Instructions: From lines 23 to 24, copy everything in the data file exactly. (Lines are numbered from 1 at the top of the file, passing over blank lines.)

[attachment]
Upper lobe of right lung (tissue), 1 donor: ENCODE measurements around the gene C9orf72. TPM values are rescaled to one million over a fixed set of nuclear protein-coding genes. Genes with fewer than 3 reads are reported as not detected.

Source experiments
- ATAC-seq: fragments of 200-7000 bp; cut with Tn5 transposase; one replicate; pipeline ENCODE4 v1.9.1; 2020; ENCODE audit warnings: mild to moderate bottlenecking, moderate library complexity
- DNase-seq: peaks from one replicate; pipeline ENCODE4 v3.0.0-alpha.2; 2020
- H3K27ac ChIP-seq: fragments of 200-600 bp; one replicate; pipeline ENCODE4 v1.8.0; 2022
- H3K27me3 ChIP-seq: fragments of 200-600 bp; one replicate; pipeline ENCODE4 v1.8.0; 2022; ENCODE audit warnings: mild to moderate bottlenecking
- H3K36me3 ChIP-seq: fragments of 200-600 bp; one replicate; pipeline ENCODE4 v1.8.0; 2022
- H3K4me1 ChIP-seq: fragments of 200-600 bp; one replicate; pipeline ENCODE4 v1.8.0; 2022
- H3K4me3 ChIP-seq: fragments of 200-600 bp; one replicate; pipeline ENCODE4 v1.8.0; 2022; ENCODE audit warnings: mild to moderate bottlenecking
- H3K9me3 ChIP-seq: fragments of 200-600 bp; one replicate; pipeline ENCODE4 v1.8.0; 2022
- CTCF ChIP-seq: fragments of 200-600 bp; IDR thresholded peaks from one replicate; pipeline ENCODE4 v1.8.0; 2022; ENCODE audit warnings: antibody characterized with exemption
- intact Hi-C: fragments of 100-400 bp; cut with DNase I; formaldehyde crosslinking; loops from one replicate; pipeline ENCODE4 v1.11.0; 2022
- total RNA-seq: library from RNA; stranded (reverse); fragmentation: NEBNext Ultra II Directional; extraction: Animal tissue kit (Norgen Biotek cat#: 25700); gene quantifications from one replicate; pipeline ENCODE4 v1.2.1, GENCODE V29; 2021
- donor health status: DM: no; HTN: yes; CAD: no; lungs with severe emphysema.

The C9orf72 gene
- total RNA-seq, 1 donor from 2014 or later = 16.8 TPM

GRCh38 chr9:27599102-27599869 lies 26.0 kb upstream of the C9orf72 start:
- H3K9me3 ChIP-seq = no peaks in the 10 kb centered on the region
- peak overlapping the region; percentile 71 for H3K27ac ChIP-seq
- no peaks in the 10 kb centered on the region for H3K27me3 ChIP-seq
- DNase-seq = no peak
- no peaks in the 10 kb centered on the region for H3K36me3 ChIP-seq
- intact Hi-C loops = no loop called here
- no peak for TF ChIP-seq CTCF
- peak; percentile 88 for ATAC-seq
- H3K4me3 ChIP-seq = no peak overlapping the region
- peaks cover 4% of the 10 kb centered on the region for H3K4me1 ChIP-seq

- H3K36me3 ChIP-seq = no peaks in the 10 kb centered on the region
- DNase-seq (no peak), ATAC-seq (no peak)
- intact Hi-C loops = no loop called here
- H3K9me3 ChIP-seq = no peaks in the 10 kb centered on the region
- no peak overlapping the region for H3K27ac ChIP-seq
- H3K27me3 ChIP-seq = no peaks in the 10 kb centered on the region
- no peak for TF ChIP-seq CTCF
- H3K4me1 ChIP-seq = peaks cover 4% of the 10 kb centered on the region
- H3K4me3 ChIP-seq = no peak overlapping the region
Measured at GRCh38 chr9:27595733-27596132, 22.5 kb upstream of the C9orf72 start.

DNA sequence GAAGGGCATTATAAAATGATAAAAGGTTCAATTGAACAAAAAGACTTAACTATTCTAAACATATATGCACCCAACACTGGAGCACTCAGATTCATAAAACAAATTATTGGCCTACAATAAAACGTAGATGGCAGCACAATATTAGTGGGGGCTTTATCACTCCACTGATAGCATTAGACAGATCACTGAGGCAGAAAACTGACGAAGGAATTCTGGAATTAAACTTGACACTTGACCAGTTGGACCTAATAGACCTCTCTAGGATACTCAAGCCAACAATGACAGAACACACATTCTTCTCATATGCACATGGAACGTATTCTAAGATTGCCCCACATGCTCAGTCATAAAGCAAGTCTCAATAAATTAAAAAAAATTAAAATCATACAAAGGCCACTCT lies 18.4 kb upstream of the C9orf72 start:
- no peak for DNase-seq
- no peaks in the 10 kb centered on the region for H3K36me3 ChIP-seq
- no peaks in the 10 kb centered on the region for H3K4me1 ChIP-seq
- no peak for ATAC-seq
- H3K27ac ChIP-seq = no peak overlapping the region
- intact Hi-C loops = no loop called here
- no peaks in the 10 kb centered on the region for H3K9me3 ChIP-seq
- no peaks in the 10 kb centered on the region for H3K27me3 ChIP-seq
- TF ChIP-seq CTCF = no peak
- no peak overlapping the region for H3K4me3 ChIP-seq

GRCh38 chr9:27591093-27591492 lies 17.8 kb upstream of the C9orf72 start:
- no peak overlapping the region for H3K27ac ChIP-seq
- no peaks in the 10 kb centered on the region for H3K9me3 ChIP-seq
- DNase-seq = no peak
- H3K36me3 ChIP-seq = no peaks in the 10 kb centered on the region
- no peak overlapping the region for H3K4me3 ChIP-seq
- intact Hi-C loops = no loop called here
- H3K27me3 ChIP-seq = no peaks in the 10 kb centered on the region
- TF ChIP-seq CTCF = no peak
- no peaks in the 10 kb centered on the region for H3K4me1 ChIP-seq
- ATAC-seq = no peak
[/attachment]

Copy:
- intact Hi-C loops = no loop called here
- no peak for TF ChIP-seq CTCF